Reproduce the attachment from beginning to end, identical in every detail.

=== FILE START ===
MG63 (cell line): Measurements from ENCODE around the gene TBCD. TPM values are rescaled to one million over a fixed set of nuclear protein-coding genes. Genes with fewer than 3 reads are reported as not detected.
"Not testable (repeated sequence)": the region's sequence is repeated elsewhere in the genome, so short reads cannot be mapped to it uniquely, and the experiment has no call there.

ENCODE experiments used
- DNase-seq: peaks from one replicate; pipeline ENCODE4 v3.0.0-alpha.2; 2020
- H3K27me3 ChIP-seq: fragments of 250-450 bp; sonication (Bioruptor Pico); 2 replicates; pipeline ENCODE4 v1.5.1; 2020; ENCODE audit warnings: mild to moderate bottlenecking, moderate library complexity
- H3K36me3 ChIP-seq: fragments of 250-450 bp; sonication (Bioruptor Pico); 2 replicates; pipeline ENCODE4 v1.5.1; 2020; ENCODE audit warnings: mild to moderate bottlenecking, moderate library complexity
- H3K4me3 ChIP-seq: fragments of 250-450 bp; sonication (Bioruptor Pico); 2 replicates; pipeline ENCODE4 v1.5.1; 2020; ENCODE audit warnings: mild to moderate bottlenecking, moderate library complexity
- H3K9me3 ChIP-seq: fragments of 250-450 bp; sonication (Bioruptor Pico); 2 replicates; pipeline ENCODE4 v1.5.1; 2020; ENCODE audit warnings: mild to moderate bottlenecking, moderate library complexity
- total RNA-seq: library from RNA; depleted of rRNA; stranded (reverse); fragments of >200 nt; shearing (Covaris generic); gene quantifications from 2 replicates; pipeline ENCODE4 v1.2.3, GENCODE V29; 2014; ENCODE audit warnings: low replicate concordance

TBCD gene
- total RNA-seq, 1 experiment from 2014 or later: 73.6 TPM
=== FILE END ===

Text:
MG63 (cell line): Measurements from ENCODE around the gene TBCD. TPM values are rescaled to one million over a fixed set of nuclear protein-coding genes. Genes with fewer than 3 reads are reported as not detected.
"Not testable (repeated sequence)": the region's sequence is repeated elsewhere in the genome, so short reads cannot be mapped to it uniquely, and the experiment has no call there.

ENCODE experiments used
- DNase-seq: peaks from one replicate; pipeline ENCODE4 v3.0.0-alpha.2; 2020
- H3K27me3 ChIP-seq: fragments of 250-450 bp; sonication (Bioruptor Pico); 2 replicates; pipeline ENCODE4 v1.5.1; 2020; ENCODE audit warnings: mild to moderate bottlenecking, moderate library complexity
- H3K36me3 ChIP-seq: fragments of 250-450 bp; sonication (Bioruptor Pico); 2 replicates; pipeline ENCODE4 v1.5.1; 2020; ENCODE audit warnings: mild to moderate bottlenecking, moderate library complexity
- H3K4me3 ChIP-seq: fragments of 250-450 bp; sonication (Bioruptor Pico); 2 replicates; pipeline ENCODE4 v1.5.1; 2020; ENCODE audit warnings: mild to moderate bottlenecking, moderate library complexity
- H3K9me3 ChIP-seq: fragments of 250-450 bp; sonication (Bioruptor Pico); 2 replicates; pipeline ENCODE4 v1.5.1; 2020; ENCODE audit warnings: mild to moderate bottlenecking, moderate library complexity
- total RNA-seq: library from RNA; depleted of rRNA; stranded (reverse); fragments of >200 nt; shearing (Covaris generic); gene quantifications from 2 replicates; pipeline ENCODE4 v1.2.3, GENCODE V29; 2014; ENCODE audit warnings: low replicate concordance

TBCD gene
- total RNA-seq, 1 experiment from 2014 or later: 73.6 TPM